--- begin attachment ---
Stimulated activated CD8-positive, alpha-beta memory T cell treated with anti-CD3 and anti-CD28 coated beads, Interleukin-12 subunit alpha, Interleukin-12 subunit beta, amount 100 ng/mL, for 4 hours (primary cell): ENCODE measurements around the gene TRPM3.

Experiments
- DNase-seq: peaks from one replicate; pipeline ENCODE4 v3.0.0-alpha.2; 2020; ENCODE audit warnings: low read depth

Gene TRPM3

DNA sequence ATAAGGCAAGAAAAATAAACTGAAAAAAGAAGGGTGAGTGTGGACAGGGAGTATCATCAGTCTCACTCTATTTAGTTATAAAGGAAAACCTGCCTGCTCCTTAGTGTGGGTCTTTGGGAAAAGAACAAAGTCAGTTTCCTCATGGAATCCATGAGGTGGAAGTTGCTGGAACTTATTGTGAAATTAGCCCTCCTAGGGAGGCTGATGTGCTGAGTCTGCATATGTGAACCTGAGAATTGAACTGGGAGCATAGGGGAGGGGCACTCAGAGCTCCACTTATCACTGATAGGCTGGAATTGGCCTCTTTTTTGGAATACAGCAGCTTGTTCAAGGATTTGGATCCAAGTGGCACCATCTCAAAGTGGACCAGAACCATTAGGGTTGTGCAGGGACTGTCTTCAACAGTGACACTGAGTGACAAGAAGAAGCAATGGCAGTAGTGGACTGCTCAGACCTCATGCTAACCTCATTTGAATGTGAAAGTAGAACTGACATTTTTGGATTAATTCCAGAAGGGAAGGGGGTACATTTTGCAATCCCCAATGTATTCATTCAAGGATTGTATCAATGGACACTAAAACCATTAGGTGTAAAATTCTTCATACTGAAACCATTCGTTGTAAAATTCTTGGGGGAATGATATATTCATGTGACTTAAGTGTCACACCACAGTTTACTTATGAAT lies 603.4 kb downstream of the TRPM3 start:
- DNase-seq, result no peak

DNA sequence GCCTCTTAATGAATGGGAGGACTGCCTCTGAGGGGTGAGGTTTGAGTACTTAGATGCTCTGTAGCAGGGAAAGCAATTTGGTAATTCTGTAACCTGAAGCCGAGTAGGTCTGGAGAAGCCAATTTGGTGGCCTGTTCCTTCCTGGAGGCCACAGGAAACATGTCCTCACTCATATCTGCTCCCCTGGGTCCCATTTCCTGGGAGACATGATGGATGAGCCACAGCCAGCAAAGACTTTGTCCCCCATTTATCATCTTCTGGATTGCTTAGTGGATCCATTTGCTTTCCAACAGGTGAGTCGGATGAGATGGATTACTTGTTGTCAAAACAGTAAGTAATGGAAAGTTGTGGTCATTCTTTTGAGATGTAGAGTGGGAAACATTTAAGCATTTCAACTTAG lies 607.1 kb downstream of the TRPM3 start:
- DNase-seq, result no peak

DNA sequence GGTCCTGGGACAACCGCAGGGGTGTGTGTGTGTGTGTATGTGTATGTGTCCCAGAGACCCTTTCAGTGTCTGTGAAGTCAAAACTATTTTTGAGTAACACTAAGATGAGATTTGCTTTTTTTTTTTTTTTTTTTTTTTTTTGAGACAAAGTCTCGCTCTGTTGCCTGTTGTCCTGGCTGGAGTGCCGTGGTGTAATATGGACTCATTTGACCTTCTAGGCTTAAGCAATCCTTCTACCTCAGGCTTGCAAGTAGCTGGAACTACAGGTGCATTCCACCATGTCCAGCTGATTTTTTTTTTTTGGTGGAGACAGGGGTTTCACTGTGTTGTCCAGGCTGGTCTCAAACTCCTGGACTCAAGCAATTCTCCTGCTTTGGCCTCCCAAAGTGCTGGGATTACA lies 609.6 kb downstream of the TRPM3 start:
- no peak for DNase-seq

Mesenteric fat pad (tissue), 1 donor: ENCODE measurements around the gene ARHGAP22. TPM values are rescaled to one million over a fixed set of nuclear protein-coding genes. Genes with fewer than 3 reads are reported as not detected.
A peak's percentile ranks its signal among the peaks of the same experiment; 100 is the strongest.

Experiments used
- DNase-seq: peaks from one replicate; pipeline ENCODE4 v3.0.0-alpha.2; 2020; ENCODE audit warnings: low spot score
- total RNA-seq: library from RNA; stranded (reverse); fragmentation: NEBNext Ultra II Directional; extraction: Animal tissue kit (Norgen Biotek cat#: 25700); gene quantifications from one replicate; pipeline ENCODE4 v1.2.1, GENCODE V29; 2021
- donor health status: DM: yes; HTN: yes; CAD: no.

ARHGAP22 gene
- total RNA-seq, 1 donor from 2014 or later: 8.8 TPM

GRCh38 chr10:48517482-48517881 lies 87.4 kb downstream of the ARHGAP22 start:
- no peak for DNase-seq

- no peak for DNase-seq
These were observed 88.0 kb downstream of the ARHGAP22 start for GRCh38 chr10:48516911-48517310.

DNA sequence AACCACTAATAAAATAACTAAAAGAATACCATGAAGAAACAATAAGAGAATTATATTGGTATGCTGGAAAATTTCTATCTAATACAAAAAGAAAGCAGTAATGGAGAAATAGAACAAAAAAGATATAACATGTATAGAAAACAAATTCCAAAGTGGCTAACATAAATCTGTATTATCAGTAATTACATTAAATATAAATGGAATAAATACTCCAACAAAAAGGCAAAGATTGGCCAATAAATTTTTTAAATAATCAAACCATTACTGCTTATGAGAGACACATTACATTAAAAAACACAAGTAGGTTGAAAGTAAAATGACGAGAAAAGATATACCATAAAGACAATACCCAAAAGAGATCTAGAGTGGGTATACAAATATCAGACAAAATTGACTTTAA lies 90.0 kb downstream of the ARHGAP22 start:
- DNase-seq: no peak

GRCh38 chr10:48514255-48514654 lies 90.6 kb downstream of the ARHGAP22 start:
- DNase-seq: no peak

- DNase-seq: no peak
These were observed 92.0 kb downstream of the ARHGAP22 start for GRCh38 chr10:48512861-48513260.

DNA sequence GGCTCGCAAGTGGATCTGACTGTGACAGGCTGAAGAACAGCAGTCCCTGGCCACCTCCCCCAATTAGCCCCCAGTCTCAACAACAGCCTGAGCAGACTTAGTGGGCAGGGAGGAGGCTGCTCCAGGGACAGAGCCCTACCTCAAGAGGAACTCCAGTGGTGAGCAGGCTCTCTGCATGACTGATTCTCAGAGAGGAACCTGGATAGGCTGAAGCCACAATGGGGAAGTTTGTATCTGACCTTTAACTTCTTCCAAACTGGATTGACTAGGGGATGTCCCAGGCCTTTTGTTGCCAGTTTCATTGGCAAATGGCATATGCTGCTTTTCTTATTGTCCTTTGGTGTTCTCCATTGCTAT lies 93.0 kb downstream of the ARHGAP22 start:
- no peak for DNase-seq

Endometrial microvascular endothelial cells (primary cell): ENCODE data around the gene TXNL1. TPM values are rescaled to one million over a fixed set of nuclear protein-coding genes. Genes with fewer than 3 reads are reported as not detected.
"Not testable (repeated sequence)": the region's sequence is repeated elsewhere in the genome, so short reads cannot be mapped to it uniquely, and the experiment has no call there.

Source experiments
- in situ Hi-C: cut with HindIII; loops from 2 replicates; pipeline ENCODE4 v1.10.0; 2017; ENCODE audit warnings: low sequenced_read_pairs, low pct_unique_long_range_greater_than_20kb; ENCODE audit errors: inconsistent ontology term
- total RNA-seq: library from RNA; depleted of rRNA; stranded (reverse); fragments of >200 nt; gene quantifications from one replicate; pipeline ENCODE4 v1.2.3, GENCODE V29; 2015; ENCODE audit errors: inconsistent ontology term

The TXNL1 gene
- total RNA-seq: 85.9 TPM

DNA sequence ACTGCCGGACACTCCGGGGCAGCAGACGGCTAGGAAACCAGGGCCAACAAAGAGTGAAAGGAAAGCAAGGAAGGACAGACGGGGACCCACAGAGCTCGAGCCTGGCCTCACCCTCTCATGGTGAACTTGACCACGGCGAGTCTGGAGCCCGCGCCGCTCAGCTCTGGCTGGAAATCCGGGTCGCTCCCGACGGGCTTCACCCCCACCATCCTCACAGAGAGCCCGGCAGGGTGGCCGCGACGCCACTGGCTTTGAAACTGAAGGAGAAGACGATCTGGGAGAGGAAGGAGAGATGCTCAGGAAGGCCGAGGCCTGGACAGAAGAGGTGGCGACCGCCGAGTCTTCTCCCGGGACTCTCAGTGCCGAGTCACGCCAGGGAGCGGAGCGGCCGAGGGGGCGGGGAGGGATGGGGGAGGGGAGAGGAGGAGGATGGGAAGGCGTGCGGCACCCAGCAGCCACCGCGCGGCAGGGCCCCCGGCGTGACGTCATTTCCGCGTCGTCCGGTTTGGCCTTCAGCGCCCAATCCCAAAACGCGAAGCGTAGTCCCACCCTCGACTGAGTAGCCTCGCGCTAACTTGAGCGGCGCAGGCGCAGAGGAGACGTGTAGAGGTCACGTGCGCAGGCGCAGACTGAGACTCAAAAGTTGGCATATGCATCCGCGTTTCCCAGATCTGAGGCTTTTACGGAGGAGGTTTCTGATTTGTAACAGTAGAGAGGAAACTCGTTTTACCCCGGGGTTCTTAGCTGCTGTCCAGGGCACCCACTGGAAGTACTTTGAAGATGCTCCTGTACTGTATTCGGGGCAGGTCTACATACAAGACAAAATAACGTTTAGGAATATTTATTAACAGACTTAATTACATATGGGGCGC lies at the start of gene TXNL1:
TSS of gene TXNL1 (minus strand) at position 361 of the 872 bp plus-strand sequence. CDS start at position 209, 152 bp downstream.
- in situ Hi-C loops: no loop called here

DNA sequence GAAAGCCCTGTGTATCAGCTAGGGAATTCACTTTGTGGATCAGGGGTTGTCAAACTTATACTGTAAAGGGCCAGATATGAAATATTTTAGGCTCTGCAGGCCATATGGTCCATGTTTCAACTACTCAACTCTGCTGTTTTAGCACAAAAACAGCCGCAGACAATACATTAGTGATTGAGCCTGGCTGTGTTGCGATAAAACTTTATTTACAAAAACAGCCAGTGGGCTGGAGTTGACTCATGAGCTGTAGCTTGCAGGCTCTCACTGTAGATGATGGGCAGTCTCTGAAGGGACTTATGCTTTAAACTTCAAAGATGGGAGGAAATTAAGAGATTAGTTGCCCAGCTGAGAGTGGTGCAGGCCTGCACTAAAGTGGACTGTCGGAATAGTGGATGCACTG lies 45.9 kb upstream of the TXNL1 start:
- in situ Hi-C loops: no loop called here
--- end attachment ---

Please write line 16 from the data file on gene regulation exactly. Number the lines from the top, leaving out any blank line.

- donor health status: DM: yes; HTN: yes; CAD: no.